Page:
He said the college should be honored to have an alumnus who has achieved success in his field return to the campus. "He's the biggest male star of straight porn. People call him the Justin Bieber of porn" for his popularity with young women, Schwyzer said. He added that he has received a few negative e-mail messages, but that he has seen no evidence of any planned protest.

The idea that there were security concerns about the event was laughable, Schwyzer said. Administrators "told me with a straight face that their concern wasn't about the subject matter of the course, but about the potential for protest," he said. "If I invited someone to talk about the horticulture of Southern California and didn't fill out all the forms correctly, this wouldn't be happening. I find it implausible that this isn't about the content." (Schwyzer blogged about the controversy here.)

In an interview, Deen said he was looking forward to returning to Pasadena City College. He said that he had taken courses there with the plan of trying to transfer to the University of California at Los Angeles had his career in the adult film industry not taken off.

Deen said that he has lectured at other college campuses -- most recently at Washington University in St. Louis -- without incident. He stressed that his campus appearances are to talk about his career and about human sexuality, and not to perform. Deen said that he doesn't understand why Pasadena City College would want to limit access to his talk.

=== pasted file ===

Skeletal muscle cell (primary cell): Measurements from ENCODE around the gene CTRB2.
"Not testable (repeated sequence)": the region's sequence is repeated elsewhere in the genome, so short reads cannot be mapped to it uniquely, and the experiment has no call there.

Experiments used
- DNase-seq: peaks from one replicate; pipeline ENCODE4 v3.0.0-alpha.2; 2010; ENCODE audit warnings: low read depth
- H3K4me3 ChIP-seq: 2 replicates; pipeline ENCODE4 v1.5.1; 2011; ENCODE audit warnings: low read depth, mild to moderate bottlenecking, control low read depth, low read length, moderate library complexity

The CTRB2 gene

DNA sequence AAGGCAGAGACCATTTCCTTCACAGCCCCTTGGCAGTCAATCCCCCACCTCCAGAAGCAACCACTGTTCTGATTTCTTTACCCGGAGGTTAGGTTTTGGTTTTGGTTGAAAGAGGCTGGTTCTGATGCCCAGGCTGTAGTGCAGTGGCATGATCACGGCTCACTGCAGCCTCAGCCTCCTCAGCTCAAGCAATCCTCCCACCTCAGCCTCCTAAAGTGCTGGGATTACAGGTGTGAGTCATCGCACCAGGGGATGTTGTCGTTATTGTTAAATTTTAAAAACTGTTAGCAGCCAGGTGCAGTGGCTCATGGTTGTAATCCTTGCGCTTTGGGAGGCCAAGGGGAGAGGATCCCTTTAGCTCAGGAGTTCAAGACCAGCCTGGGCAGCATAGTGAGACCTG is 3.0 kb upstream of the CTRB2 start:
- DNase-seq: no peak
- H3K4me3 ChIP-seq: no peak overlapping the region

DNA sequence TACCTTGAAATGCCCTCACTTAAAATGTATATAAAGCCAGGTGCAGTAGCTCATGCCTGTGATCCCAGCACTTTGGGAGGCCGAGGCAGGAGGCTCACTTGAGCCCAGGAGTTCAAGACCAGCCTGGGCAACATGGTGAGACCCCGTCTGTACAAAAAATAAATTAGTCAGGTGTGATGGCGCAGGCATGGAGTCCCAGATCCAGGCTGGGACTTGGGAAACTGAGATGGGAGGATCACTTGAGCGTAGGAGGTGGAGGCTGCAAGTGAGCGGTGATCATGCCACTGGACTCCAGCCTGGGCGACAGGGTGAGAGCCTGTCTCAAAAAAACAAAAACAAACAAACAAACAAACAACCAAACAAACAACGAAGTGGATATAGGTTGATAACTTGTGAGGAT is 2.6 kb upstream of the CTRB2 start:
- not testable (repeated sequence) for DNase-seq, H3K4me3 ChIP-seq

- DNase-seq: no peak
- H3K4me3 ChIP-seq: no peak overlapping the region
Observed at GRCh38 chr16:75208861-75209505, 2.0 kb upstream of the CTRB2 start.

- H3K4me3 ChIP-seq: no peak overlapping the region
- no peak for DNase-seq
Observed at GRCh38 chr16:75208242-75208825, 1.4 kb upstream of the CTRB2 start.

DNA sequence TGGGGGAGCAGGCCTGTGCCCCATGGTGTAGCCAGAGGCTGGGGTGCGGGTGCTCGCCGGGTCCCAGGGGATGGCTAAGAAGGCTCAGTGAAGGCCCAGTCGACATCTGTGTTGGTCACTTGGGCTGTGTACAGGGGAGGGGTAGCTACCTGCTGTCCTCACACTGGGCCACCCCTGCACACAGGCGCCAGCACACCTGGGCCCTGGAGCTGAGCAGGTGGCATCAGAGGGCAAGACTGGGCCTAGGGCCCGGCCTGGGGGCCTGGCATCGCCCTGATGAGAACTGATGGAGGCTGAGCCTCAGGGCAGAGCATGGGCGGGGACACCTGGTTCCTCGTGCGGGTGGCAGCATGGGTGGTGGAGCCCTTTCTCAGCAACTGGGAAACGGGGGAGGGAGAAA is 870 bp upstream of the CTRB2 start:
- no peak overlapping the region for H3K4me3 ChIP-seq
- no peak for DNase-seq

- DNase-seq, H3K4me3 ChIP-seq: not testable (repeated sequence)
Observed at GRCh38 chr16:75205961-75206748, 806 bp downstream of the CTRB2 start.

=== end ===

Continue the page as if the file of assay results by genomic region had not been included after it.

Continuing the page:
"This course isn't mandatory for anyone, and my talk isn't mandatory," he said. "If you are not interested, you have the right not to attend. That's the beauty of America."

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Scott Jaschik

Scott Jaschik, Editor, is one of the three founders of Inside Higher Ed. With Doug Lederman, he leads the editorial operations of Inside Higher Ed, overseeing news content, opinion pieces, career advice, blogs and other features. Scott is a leading voice on higher education issues, quoted regularly in publications nationwide, and publishing articles on colleges in publications such as The New York Times, The Boston Globe, The Washington Post, Salon, and elsewhere. He has been a judge or screener for the National Magazine Awards, the Online Journalism Awards, the Folio Editorial Excellence Awards, and the Education Writers Association Awards. Scott served as a mentor in the community college fellowship program of the Hechinger Institute on Education and the Media, of Teachers College, Columbia University. He is a member of the board of the Education Writers Association. From 1999-2003, Scott was editor of The Chronicle of Higher Education. Scott grew up in Rochester, N.Y., and graduated from Cornell University in 1985. He lives in Washington.